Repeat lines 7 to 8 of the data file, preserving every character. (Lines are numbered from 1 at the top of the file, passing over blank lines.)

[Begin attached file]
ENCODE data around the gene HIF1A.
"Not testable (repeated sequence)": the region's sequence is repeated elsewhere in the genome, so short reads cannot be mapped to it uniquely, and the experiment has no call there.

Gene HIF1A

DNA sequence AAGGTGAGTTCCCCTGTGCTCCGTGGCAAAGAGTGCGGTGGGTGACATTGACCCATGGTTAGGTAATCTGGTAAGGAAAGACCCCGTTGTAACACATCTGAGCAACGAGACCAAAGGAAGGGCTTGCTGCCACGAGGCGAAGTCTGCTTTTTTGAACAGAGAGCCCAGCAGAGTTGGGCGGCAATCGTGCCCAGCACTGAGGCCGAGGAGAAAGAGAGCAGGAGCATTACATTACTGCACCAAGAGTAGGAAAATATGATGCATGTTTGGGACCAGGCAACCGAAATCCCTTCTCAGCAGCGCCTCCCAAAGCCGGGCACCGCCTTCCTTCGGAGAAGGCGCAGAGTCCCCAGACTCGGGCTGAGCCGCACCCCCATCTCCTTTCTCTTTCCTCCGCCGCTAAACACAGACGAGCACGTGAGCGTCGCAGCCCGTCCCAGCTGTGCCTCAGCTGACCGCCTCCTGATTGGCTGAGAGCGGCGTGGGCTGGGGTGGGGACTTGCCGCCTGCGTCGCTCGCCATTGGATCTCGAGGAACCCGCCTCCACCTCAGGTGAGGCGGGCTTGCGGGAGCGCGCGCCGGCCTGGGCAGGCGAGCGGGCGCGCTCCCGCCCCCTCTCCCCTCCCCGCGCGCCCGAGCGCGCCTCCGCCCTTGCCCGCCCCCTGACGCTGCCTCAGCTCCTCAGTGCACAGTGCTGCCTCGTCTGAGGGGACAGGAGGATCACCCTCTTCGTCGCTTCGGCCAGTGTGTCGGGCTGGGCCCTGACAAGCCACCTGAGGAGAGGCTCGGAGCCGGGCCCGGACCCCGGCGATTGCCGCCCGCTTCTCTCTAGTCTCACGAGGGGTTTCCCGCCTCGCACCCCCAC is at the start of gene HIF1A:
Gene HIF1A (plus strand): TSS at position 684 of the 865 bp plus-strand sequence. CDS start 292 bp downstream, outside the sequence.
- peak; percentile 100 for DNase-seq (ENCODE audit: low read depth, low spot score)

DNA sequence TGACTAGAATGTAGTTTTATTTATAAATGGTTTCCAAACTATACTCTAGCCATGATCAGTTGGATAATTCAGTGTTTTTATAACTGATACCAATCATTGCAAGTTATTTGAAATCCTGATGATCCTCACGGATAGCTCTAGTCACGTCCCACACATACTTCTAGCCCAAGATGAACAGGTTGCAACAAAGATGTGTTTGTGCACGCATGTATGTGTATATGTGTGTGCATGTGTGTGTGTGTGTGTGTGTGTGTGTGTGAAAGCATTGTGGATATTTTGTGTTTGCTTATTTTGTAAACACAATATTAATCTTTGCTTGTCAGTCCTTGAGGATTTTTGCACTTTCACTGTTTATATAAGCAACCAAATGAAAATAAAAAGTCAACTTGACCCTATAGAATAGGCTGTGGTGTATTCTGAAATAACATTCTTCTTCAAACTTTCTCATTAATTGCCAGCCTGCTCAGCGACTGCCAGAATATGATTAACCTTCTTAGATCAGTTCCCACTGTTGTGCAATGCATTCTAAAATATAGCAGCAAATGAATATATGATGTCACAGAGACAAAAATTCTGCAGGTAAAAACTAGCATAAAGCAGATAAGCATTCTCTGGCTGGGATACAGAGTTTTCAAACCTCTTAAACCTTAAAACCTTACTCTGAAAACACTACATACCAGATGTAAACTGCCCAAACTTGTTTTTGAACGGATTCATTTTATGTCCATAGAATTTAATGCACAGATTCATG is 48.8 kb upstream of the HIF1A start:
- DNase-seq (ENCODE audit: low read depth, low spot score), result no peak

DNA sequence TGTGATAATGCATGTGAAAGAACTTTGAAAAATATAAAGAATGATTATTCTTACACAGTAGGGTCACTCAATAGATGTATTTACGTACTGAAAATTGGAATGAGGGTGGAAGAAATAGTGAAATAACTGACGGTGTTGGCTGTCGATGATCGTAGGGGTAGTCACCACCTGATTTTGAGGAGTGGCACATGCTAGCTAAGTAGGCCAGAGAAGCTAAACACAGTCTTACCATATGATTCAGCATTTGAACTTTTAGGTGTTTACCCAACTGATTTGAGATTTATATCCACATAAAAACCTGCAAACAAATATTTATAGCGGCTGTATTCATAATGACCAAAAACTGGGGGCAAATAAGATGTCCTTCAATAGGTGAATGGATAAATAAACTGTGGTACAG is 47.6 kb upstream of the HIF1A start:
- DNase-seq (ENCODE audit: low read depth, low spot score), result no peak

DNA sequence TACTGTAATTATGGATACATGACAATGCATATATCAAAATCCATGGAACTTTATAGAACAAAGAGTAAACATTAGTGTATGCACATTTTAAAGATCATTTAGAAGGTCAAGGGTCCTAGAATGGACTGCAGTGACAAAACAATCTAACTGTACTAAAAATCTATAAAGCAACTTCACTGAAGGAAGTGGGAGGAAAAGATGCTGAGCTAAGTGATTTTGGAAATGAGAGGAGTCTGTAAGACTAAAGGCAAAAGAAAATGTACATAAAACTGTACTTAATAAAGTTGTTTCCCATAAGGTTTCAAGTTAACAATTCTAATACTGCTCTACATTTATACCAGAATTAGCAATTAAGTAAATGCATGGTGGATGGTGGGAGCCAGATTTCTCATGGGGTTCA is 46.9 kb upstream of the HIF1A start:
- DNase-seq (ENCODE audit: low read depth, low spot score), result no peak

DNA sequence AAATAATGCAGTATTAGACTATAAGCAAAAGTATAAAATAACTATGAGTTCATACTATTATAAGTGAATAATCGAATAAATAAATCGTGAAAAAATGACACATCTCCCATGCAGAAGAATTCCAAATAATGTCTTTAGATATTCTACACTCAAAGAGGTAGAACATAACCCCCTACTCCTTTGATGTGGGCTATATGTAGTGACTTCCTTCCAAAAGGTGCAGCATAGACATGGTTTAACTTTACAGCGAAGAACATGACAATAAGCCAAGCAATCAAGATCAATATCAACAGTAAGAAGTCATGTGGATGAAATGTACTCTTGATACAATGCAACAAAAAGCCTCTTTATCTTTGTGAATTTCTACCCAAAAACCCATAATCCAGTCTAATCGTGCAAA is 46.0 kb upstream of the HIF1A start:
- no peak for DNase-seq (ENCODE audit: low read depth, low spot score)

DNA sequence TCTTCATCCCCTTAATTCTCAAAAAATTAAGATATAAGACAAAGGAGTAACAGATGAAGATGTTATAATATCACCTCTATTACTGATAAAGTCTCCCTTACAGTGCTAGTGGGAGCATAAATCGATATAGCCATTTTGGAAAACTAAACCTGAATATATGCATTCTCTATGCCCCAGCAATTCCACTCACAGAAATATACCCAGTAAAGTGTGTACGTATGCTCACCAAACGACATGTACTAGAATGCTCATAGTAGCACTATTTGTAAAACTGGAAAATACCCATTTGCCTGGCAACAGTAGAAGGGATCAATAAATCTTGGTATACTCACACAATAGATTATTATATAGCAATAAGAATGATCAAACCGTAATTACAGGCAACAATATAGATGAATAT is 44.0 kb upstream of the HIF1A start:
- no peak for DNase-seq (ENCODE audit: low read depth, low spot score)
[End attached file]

DNA sequence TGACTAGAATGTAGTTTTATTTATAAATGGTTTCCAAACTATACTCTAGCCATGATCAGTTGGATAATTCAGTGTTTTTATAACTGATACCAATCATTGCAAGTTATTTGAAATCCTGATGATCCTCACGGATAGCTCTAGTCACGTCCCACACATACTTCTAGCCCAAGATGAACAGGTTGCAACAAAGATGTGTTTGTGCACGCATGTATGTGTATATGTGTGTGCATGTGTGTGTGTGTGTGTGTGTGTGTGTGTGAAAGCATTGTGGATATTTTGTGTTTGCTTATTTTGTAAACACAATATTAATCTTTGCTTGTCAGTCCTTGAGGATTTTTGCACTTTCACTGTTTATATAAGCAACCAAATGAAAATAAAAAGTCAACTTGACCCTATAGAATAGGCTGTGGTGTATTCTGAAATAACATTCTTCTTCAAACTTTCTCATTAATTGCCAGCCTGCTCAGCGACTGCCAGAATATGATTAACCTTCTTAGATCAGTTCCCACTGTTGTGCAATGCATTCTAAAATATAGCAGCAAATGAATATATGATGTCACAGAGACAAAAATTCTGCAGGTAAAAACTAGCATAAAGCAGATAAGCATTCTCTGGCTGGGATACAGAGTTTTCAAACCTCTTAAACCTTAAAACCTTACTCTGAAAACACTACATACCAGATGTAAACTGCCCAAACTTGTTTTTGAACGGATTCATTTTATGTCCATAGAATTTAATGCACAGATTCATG is 48.8 kb upstream of the HIF1A start:
- DNase-seq (ENCODE audit: low read depth, low spot score), result no peak